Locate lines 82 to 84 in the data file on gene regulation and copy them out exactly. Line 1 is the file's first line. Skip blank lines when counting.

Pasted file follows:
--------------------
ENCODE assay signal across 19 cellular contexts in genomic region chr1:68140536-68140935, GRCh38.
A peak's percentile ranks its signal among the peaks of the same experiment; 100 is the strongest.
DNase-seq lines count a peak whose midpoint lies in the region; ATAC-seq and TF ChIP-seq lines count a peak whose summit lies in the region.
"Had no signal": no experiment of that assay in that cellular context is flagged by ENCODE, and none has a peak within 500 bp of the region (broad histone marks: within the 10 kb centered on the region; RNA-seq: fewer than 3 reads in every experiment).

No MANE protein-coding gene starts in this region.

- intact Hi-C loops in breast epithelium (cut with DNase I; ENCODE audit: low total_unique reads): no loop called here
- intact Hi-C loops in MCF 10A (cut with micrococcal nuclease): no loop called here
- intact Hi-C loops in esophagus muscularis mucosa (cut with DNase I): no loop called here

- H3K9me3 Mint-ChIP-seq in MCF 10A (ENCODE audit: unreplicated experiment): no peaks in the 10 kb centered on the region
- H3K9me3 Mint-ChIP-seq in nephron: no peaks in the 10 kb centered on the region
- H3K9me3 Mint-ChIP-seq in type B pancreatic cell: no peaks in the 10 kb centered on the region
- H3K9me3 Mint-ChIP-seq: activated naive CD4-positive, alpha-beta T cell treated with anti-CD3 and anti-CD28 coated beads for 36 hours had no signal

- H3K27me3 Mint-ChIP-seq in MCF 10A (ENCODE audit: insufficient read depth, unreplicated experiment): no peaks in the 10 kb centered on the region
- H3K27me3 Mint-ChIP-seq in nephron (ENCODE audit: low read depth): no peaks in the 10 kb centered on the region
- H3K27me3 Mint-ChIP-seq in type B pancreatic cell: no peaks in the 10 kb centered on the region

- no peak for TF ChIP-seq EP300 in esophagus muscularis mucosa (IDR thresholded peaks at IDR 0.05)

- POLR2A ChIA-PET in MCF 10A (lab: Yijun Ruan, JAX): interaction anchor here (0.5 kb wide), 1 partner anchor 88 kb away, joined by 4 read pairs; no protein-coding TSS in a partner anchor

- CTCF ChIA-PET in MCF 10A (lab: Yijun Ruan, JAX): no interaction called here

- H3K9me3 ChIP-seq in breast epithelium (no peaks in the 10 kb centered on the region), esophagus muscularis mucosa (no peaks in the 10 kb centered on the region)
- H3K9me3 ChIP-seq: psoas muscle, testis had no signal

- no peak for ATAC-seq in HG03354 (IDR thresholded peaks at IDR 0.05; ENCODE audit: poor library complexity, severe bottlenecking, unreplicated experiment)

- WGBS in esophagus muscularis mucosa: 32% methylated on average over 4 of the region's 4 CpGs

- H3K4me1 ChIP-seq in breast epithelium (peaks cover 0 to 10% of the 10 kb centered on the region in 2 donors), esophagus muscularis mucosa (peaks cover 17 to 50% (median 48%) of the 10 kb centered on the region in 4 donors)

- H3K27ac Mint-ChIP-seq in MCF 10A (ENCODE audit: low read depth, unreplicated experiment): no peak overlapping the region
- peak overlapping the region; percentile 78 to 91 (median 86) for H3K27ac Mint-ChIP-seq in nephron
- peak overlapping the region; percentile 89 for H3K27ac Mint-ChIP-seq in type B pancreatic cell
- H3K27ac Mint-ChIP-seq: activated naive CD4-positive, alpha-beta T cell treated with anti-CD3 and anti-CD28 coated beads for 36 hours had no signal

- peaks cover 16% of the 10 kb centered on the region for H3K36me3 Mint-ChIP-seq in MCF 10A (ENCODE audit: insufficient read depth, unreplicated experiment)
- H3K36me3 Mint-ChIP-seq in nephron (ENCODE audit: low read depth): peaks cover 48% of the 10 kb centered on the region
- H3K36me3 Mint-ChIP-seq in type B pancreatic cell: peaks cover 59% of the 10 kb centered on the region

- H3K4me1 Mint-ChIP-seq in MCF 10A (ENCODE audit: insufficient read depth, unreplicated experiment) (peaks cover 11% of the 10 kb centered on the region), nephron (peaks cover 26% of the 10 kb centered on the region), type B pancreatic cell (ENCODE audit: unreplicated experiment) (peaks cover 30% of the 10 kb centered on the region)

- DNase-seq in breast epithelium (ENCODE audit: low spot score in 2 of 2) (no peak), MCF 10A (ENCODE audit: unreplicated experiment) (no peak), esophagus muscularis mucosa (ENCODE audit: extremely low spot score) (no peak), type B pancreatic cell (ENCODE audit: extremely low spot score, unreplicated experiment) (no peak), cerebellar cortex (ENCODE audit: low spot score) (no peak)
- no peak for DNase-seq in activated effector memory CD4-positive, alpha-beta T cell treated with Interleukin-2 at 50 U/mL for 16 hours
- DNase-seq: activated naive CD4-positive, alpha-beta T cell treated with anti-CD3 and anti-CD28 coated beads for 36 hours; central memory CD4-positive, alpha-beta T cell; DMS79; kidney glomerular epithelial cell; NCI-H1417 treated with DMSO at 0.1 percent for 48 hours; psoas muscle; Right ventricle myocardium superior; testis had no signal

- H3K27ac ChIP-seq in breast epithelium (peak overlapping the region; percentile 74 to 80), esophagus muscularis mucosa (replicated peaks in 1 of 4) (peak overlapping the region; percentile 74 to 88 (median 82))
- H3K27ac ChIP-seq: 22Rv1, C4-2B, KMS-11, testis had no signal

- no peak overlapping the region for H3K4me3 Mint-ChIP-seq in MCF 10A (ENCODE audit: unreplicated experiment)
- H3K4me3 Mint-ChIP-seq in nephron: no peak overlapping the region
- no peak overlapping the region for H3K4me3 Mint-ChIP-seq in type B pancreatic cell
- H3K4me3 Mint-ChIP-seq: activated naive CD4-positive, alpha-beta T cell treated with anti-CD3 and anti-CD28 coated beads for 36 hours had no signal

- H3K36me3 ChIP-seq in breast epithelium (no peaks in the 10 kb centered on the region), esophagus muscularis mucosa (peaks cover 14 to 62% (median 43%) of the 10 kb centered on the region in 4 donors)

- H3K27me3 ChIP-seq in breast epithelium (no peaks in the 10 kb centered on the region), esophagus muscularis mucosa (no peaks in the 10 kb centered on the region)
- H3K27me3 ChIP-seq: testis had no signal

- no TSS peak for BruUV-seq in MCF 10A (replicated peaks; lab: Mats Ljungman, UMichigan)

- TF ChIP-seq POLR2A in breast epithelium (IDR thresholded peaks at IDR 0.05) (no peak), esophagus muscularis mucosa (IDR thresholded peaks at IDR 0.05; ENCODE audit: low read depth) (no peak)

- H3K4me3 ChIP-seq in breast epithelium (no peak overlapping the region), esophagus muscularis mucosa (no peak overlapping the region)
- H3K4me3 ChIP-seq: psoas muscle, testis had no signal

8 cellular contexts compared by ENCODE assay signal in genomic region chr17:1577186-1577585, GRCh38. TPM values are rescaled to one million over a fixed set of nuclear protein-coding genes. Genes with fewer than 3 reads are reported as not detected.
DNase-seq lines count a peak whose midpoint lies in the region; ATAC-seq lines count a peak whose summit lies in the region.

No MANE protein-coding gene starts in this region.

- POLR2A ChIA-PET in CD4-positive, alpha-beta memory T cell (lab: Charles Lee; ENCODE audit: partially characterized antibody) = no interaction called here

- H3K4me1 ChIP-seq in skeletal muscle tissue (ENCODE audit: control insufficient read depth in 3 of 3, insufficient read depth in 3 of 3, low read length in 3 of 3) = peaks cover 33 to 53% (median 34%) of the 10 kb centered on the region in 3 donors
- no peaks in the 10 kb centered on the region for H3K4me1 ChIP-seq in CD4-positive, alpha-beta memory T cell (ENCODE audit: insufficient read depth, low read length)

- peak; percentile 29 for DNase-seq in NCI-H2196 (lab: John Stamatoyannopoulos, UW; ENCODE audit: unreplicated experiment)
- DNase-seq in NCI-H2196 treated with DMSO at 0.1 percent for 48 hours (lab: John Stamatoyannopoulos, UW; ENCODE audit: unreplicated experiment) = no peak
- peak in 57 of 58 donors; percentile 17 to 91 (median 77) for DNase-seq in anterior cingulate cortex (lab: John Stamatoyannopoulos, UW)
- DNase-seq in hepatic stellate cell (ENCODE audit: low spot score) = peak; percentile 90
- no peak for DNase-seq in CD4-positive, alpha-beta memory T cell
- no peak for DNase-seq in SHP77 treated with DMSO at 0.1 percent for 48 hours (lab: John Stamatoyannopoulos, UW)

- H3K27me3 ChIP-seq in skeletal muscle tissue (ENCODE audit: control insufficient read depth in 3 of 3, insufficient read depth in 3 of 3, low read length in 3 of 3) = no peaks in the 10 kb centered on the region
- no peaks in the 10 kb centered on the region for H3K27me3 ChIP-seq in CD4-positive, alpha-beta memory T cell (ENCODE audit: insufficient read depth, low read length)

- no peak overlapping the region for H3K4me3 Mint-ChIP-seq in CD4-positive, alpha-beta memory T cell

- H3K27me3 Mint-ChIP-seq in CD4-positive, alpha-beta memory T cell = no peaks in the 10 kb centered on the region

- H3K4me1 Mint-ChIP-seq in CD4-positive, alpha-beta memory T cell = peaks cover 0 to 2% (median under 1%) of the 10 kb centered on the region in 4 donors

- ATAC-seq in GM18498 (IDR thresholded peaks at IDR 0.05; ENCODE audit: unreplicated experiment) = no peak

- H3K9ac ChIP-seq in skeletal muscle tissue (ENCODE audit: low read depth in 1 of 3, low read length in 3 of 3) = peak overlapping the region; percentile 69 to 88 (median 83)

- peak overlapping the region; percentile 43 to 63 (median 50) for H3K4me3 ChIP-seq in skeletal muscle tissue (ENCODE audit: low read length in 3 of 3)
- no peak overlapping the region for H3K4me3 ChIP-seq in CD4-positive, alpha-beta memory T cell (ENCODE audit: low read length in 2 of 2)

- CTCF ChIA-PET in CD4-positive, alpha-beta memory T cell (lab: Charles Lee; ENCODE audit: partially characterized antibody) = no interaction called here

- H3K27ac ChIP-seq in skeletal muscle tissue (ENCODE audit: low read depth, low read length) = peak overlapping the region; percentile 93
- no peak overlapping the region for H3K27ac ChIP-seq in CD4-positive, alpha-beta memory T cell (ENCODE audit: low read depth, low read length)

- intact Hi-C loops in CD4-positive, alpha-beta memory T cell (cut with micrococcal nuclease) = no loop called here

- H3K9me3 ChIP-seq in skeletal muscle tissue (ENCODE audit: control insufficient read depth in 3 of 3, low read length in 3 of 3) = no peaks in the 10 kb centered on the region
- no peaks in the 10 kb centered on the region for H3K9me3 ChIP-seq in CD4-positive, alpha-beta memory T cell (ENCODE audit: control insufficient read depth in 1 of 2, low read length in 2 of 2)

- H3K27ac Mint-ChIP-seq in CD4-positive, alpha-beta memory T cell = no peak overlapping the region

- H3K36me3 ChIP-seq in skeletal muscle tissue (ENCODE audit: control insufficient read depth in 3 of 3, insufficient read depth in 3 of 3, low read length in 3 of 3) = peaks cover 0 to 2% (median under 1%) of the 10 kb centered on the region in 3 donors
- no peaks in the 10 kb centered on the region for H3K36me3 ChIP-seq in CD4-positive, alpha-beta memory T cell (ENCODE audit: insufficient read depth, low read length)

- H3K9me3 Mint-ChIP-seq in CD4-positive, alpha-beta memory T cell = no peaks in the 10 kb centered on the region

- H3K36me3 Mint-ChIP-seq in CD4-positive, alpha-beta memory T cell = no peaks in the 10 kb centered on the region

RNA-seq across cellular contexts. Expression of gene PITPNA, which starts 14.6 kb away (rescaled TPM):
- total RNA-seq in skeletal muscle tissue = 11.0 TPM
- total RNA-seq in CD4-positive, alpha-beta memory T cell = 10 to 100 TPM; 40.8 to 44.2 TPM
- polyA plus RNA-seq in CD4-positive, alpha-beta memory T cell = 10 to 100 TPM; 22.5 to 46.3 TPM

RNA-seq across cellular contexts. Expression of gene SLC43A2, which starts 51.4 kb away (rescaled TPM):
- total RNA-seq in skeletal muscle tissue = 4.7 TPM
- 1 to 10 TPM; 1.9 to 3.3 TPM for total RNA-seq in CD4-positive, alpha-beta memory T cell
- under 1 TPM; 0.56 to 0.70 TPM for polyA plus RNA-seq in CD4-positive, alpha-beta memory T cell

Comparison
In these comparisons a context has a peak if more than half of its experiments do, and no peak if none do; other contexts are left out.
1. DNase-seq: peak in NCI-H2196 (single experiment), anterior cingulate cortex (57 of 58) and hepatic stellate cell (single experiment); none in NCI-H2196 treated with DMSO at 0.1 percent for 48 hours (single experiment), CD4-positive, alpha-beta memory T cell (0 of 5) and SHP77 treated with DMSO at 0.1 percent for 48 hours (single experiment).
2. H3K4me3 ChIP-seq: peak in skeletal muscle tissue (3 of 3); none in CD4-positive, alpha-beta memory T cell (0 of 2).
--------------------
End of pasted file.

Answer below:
- total RNA-seq in CD4-positive, alpha-beta memory T cell = 10 to 100 TPM; 40.8 to 44.2 TPM
- polyA plus RNA-seq in CD4-positive, alpha-beta memory T cell = 10 to 100 TPM; 22.5 to 46.3 TPM

RNA-seq across cellular contexts. Expression of gene SLC43A2, which starts 51.4 kb away (rescaled TPM):